Now, I have talked about how when I first got here, I had my opinions and my ideas [link]. Most of those opinions and ideas revolved around how to engage in community development, but some focused on cultural relativism. Growing up in rural Alaska, I fancied myself a "progressive" when it came to understanding the dynamics of majority-minority cultural living. My head was pretty big on this and no matter what cultural difference popped up, I was quick to point out [what I thought was] the underlying reason. Azerbaijanis rarely drink cold water and often blame the consumption of cold water as a cause of illness. "Duh," I would often say. If you want to make sure your water is clean and potable, you boil it.
Anyway, a few months later and these differences began to seem normal to me, almost welcomed. It reminded me that I was living thousands of miles from home and I was doing something grandiose.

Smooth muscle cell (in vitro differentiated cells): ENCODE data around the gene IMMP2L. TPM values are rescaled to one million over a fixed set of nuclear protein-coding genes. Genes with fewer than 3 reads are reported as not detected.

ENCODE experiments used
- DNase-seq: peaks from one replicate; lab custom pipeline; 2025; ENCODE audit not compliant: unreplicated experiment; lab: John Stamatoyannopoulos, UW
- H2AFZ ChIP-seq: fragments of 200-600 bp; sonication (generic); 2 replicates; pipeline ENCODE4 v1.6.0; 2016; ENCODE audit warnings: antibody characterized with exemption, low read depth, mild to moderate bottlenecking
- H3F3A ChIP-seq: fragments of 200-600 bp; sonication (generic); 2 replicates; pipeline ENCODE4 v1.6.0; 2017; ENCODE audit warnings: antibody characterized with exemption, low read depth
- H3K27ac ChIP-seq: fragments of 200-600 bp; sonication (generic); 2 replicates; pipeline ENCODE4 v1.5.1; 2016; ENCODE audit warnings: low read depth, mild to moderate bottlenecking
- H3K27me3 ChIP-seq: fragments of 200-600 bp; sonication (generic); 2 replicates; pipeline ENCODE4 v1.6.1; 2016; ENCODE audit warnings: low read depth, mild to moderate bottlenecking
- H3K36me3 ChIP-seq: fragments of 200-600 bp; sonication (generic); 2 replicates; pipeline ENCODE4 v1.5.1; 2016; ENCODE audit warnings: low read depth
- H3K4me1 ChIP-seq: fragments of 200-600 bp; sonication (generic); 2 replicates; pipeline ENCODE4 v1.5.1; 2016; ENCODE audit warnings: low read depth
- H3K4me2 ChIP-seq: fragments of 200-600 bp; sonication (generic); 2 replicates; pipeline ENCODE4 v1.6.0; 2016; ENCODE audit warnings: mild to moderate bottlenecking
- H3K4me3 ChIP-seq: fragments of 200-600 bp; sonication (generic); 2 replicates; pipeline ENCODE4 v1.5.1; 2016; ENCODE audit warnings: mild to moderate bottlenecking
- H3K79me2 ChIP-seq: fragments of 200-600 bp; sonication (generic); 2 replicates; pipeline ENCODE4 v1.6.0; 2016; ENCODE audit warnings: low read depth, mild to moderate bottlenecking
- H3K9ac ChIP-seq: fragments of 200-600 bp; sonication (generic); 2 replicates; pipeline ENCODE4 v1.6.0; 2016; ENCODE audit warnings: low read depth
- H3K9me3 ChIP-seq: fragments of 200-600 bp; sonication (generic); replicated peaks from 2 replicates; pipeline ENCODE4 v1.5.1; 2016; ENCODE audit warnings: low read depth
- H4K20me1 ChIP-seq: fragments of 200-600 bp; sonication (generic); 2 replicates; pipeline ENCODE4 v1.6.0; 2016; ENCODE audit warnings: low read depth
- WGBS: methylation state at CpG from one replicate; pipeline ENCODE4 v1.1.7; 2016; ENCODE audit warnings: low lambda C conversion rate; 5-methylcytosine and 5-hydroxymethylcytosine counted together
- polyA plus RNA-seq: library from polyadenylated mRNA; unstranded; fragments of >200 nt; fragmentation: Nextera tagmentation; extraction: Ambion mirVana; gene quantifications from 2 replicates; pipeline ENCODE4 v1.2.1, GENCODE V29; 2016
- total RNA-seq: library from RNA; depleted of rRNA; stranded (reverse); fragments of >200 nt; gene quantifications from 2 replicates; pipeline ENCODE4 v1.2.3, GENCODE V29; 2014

It wasn't until those intense, underlying cultural differences started to erode my understanding of Azerbaijan that I got frustrated. The gender dynamic here is so very different than the US, the way people view friendships and relationships, child rearing, the absence of coffee...every way I know how to interact with others is thrown out the window because Azerbaijan are not America.
I struggled to understand how to interact with my landlord or how to console my friend when a family member died (I have since learned that a casserole is not the right way to share in bereavement). Even after three years, I am still navigating Azerbaijani culture and making mistakes daily. I know I offend even my closest of friends with ill-timed words or judgement-filled questions. Even if I lived here for 5 more years, I do not think I would truly ever get it. I am too used to being given major amounts of leeway because I am American - and that is okay with me. I have adapted and so has my community. I guess that is the real point here, communication and acceptance - and lots and lots of laughter when I do or say something silly.